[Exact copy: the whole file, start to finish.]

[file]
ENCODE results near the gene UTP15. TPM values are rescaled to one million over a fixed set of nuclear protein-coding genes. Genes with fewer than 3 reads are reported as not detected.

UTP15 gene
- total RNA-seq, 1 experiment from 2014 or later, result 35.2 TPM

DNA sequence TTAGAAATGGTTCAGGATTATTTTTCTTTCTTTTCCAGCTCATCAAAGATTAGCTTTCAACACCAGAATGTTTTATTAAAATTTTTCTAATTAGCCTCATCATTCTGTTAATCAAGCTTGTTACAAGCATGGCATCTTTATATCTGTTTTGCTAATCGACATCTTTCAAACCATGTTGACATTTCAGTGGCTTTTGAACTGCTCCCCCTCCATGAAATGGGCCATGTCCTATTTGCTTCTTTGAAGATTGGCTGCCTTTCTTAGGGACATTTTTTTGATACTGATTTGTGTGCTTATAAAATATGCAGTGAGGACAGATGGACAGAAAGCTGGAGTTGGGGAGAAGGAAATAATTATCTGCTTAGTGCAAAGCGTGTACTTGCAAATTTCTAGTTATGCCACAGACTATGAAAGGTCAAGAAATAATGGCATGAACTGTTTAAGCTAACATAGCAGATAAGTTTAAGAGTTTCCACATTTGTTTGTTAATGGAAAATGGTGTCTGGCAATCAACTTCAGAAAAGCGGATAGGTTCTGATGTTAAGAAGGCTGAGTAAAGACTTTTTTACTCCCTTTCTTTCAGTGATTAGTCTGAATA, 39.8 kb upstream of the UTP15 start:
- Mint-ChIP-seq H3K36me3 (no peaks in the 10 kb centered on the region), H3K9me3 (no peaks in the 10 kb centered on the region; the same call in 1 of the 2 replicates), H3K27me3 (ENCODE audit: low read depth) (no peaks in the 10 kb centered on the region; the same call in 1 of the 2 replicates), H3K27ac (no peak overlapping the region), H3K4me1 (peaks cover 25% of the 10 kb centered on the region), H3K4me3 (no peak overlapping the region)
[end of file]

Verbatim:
ENCODE results near the gene UTP15. TPM values are rescaled to one million over a fixed set of nuclear protein-coding genes. Genes with fewer than 3 reads are reported as not detected.

UTP15 gene
- total RNA-seq, 1 experiment from 2014 or later, result 35.2 TPM

DNA sequence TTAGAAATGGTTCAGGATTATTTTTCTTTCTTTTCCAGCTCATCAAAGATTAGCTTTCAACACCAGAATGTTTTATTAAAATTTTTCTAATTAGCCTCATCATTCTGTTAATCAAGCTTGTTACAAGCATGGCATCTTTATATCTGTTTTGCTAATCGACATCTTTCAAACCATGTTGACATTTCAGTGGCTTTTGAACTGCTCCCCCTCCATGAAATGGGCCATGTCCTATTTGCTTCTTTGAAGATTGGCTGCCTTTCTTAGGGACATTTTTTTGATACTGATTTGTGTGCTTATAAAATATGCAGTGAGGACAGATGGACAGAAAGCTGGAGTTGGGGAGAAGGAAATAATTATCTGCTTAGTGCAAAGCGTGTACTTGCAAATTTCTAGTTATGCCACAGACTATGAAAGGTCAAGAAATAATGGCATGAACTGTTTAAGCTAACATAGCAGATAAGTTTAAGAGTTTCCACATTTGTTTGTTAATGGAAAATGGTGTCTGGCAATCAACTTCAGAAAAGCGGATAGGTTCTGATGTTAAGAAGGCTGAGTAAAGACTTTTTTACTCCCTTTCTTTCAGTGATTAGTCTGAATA, 39.8 kb upstream of the UTP15 start:
- Mint-ChIP-seq H3K36me3 (no peaks in the 10 kb centered on the region), H3K9me3 (no peaks in the 10 kb centered on the region; the same call in 1 of the 2 replicates), H3K27me3 (ENCODE audit: low read depth) (no peaks in the 10 kb centered on the region; the same call in 1 of the 2 replicates), H3K27ac (no peak overlapping the region), H3K4me1 (peaks cover 25% of the 10 kb centered on the region), H3K4me3 (no peak overlapping the region)